## New Physics Book in the E&S Library (missed yesterday)

January 29, 2009 Leave a comment

Perhaps it was lurking in an alternate universe:

**Einstein’s Struggles with Quantum Theory: A Reappraisal / Dipankar Home and Andrew Whitaker. QC 16.E5H655 2007**

**Review**

From the reviews:

“The book is serious, competent, and most engaging. Its declared aim is a reappraisal of Einstein’s critical attitude toward quantum theory. … I recommend Einstein’s Struggles with Quantum Theory to physicists who are interested in their past and to historians and philosophers who are curious about today’s quantum physics.” (Tilman Sauer, Physics Today, May, 2008 )

“This fascinating book presents and defends Einstein’s work on quantum theory. … Let me sum up by saying that I recommend this book in the very highest of terms: Home and Whitaker have produced a wonderful book that will appeal to physicists, historians, and philosophers alike. … Indeed, this book constitutes an excellent argument for quantum foundations research. Furthermore, although nominally about Einstein’s views, given its range, simplicity, and clarity I think it would make an excellent ‘first encounter’ with quantum theory.” (Dean Rickles, Mathematical Reviews, Issue 2008 )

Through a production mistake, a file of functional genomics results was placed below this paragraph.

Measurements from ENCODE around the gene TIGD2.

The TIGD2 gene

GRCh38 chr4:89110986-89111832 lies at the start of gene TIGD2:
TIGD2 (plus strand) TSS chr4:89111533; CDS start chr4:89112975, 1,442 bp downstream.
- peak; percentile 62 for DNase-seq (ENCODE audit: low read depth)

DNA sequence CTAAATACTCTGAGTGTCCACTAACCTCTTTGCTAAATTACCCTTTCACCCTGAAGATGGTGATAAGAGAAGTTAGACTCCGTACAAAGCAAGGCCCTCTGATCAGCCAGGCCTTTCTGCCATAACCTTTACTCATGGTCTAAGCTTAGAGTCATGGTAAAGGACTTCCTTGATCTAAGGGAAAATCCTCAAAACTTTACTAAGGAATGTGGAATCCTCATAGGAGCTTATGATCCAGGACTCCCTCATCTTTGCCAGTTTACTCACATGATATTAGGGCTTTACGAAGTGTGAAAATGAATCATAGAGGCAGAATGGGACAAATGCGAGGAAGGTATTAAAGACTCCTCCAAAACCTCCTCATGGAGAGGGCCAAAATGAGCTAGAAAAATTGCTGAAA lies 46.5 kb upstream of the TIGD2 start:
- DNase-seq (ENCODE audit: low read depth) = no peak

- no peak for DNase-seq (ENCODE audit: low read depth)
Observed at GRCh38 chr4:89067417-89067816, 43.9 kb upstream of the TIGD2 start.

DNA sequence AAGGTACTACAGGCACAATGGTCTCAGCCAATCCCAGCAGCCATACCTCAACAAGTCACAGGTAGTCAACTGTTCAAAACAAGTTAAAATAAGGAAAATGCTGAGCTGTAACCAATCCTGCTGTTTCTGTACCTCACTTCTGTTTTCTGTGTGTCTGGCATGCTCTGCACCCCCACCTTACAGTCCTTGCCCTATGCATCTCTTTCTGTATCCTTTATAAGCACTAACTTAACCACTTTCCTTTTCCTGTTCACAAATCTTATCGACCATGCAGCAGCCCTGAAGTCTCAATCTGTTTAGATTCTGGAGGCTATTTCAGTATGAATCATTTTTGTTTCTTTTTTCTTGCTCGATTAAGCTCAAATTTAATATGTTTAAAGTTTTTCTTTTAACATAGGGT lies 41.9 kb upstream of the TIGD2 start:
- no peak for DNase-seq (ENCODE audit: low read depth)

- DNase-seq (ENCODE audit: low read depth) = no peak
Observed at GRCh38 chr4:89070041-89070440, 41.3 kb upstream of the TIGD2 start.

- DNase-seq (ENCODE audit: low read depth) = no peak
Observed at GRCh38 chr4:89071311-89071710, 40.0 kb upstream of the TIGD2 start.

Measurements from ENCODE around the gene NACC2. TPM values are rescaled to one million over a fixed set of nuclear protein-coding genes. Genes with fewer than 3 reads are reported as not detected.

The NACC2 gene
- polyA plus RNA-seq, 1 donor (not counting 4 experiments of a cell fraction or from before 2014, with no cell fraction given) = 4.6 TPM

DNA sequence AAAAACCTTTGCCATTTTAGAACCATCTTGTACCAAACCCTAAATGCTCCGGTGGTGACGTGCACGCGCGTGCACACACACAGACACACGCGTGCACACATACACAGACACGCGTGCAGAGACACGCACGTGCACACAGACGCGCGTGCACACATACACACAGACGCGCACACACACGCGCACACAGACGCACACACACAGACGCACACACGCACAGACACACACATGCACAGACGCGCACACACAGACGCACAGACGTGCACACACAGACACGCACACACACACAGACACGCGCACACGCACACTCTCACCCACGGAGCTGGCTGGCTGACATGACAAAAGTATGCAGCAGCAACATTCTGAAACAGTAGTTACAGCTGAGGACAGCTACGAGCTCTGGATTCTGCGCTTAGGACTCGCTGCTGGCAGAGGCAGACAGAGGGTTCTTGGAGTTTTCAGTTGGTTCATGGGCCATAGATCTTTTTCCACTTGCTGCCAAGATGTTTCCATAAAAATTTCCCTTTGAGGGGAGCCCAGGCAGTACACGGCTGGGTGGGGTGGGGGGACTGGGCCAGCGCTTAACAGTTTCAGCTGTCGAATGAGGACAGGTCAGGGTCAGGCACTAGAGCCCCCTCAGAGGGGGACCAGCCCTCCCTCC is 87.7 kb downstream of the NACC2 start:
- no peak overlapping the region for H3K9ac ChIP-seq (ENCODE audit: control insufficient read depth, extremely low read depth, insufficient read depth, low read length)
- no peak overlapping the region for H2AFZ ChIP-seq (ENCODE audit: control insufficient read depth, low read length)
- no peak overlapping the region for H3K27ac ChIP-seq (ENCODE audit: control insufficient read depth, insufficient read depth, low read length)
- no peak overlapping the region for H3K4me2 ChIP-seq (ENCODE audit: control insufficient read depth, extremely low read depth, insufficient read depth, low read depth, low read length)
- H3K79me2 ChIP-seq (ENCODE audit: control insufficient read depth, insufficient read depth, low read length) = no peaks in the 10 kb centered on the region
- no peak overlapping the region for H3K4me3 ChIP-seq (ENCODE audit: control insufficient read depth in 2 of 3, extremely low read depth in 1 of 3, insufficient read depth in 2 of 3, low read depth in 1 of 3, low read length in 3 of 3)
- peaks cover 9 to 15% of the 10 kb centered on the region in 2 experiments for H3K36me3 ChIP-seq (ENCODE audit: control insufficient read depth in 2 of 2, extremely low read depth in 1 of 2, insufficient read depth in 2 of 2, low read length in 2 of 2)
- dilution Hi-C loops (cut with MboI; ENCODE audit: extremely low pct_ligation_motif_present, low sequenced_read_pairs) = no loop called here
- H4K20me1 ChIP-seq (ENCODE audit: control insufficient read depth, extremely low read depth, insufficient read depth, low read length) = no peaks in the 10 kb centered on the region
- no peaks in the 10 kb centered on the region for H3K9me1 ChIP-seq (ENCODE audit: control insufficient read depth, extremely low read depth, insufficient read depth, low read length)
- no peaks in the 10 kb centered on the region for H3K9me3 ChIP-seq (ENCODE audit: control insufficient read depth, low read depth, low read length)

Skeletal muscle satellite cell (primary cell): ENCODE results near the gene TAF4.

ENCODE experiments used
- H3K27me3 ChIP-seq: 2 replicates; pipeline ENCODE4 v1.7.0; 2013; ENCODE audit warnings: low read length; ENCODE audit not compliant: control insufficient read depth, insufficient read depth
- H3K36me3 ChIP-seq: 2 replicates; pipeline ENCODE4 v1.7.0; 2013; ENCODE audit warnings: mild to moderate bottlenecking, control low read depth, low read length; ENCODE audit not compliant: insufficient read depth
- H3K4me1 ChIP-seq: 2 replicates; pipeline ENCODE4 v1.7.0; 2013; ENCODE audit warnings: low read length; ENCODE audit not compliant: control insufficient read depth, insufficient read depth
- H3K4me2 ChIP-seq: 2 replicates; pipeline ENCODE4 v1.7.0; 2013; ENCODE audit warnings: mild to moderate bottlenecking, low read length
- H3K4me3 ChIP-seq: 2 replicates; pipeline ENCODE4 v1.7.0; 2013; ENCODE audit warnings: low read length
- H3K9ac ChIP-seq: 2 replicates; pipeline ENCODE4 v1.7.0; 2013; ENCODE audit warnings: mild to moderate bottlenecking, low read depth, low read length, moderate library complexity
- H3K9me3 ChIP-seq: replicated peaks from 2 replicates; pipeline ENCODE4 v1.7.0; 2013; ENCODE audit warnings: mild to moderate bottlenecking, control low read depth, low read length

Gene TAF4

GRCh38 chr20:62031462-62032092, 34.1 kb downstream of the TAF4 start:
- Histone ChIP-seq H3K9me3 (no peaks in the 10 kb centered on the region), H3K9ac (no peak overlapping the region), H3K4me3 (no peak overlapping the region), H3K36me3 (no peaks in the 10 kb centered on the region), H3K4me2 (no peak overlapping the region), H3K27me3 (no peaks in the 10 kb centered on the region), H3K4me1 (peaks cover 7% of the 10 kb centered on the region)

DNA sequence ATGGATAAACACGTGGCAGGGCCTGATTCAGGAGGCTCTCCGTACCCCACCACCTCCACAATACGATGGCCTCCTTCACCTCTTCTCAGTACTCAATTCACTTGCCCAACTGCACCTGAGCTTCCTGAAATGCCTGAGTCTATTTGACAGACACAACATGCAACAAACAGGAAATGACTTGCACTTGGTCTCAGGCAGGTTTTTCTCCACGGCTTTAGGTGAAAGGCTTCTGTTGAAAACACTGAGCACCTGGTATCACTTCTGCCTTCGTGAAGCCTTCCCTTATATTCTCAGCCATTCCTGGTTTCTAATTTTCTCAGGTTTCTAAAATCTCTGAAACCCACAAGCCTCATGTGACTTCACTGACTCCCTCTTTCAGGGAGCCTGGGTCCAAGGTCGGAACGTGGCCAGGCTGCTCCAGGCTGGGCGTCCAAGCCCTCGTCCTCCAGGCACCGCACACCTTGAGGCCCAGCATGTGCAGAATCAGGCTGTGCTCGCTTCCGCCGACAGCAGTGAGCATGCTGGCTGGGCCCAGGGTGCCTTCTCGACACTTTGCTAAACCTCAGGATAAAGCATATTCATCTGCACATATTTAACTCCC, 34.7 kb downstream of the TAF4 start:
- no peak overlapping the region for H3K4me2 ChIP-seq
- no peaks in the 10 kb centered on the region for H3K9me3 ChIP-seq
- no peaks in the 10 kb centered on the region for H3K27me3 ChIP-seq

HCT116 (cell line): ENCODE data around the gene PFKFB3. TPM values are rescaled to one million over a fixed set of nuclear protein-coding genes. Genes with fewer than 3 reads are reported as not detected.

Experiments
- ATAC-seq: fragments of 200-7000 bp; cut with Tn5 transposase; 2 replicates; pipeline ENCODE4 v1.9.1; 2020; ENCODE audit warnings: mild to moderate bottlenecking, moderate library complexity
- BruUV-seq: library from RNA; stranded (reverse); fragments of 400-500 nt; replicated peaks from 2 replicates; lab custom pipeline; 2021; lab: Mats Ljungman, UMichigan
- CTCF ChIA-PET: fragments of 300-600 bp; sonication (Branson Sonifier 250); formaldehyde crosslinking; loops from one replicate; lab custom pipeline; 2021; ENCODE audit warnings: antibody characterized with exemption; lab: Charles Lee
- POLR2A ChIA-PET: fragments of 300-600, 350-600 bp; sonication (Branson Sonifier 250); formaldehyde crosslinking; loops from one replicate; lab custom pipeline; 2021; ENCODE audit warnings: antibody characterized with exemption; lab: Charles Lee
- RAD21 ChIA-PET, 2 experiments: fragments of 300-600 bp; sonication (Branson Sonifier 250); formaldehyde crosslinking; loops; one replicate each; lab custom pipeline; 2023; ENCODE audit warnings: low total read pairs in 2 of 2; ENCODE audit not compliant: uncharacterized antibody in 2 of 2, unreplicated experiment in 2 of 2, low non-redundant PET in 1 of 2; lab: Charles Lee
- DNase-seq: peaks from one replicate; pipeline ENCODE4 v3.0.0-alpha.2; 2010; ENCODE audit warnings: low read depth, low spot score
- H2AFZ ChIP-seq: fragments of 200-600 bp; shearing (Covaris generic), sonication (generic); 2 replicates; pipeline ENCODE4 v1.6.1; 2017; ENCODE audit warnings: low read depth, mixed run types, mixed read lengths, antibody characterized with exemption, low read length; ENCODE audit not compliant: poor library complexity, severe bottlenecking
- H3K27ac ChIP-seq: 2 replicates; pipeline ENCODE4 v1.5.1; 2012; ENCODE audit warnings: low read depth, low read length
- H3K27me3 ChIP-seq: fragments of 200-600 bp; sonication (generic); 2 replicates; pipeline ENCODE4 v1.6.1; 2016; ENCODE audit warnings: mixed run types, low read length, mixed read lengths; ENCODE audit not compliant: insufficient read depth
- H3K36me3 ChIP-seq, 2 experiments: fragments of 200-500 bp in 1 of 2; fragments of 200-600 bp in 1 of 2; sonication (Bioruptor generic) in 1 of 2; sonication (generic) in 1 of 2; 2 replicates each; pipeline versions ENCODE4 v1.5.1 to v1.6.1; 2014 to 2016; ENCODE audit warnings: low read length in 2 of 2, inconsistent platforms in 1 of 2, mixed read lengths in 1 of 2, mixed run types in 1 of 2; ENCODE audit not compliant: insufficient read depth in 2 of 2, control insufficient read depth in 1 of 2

**Product Description**

Einstein’s Struggles with Quantum Theory: A Re-Appraisal, presents an account of all aspects of Einstein’s encounter with quantum theory. Until recently it was accepted that, after important early work, Einstein was simply unable to follow Niels Bohr’s approach to quantum theory, and that Einstein’s own views, centered on realism, were of no interest. This book follows modern scholarship arguing that Einstein’s arguments were well constructed, in the Einstein-Bohr debate his position was legitimate, and his pragmatic approach to realism stimulated John Bell and encouraged the emergence of quantum information theory. The book provides a readable account of Einstein’s achievements in quantum theory, his own views, and the progress his work has stimulated since his death. While some chapters use mathematics at an undergraduate physics level, a path is provided for the reader more concerned with ideas than equations, and the book should be of interest to anybody interested in Einstein and his approach to the quantum.